At 12h30 EST, Ontario
Today host Alan Neal and I will take calls from across the province
about the coming leadership race.
I will post a podcast of both programmes at
my web site shortly.
Best of Times, The Worst of Times
24 January 2006, 14h09
Well, that was mildly disturbing. My initial
thoughts before I surrender to sleep are as follows:
Although Elections Canada will not publish
the figures for some time, early reports suggest that voter turnout
increased substantially, for the first time in a generation. Irrespective
of the parties for whom those votes were cast, they collectively
represent a reassuring vote of confidence in Canadian democracy.
The Liberal Party exceeded all (admittedly
much diminished from happier times) expectations of the number of
seats we would garner. The Maritimes and urban Canada especially
kept faith with the Party, and are becoming our new core. The margin
between the Liberal and Conservative caucuses is large enough to
require the Tories to take responsibility for government action
and inaction, but small enough to frustrate worst excesses of the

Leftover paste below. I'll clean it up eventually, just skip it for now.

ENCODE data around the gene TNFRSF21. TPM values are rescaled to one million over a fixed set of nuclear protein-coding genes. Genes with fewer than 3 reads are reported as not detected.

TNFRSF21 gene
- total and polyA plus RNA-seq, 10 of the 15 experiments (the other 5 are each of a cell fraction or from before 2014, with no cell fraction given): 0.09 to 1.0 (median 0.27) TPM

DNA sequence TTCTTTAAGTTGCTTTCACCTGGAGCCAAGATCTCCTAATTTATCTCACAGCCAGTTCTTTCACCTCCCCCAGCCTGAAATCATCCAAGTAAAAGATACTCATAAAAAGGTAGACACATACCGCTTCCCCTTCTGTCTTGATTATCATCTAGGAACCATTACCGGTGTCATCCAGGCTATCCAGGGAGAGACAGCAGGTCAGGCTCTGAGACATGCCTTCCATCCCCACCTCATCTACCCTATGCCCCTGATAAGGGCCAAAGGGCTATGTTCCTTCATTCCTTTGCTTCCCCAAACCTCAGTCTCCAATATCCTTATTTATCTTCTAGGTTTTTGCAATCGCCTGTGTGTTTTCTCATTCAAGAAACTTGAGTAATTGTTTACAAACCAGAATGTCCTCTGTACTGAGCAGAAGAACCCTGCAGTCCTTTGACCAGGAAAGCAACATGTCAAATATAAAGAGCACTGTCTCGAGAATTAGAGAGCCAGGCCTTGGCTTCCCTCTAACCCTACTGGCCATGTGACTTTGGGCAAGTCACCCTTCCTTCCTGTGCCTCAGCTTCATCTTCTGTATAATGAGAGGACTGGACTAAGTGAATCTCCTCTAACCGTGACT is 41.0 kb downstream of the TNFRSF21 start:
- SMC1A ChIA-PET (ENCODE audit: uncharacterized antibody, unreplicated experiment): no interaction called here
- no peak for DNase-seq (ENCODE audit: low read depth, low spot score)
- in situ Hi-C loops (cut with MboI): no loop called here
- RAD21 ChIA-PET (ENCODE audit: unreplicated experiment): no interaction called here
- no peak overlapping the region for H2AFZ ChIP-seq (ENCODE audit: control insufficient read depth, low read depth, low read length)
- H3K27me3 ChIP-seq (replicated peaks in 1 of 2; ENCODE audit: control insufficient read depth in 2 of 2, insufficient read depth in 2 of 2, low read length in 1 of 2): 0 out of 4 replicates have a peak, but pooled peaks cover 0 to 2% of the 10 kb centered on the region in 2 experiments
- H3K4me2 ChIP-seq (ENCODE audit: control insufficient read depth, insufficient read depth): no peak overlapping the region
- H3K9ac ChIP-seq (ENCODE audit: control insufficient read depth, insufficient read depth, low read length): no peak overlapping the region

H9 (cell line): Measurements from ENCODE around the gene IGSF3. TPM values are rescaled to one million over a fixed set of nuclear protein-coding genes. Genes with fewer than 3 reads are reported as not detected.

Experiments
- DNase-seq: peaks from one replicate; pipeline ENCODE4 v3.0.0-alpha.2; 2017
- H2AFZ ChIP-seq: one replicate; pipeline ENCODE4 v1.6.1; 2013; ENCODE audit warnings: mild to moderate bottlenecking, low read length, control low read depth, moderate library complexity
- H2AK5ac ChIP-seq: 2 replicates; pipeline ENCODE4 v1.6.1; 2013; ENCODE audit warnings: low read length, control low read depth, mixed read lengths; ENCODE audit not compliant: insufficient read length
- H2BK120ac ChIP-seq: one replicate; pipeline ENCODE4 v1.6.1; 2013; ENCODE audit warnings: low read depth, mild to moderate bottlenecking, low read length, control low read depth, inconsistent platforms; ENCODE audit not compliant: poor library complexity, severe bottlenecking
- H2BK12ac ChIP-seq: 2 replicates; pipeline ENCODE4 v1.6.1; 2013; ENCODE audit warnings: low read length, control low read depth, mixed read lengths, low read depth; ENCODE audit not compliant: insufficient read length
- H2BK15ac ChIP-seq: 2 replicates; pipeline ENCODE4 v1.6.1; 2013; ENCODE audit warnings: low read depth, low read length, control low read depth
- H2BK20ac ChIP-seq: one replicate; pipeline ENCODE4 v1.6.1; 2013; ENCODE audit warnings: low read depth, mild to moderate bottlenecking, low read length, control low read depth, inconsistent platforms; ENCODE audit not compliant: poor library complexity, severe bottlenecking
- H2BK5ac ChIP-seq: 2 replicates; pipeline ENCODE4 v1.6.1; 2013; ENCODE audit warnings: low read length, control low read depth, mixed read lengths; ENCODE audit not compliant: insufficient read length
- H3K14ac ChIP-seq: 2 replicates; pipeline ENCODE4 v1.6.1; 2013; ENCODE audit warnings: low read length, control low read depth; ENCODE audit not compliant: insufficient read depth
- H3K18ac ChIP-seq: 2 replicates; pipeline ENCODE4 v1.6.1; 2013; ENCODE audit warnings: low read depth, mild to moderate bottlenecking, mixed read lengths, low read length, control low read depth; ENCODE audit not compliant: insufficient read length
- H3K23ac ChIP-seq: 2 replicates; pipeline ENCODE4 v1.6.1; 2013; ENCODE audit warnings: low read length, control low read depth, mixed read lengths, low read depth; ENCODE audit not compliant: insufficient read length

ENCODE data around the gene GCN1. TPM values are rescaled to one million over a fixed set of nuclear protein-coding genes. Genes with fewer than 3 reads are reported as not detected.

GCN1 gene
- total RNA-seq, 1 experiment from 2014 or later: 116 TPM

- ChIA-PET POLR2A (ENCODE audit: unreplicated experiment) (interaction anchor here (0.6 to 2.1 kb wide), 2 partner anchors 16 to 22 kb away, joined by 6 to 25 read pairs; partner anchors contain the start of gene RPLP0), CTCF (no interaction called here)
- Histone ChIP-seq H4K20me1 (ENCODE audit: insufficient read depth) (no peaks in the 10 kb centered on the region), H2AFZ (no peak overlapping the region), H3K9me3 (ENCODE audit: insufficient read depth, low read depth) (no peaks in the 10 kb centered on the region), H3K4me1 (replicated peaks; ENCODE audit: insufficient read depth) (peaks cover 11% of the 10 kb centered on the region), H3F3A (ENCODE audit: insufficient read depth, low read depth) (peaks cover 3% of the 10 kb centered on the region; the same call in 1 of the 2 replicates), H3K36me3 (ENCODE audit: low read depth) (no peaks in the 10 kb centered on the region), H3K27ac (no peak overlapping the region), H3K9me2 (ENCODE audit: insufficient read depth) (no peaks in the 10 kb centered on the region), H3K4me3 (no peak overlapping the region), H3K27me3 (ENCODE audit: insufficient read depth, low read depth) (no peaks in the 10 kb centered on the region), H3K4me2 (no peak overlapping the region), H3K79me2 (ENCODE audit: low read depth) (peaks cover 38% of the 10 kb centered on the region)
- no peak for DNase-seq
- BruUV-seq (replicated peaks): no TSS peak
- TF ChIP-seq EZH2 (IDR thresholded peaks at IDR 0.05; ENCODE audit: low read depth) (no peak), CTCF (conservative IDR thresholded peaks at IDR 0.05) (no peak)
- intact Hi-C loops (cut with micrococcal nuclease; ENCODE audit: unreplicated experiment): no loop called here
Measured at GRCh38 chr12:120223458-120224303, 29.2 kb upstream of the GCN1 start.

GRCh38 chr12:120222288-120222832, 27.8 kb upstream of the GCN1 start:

The steady erosion of the separatist
vote in Quebec is cause for jubilation amongst all Canadians, irrespective
of political persuasion. While I should have preferred to see the
Liberal Party rather than the Conservative Party as the electoral
beneficiary, ultimately, Canada was the greatest winner. The fact
that the Bloquistes lost seats to a federalist party in their traditional
redoubt of rural francophone Québec made this result still
sweeter and more meaningful. Élection référendaire
Despite a healthy percentage of seats,
this election returned to the Liberal Party its second smallest
proportion of the popular vote in Canadian history.
This parliament will be one of the least
stable of the modern era. With the thinnest of pluralities and no
natural allies in the Commons, the Conservative Party will have
exceptional difficulty passing anything more than wind in the House.
Another election is doubtlessly less than a year away.
In the context of a looming election,
the Liberal Party's dire financial disarray may prove cataclysmic.
The Party office is not releasing the figures, but it is likely
to be tens of millions of dollars in debt. Moreover, with 60% to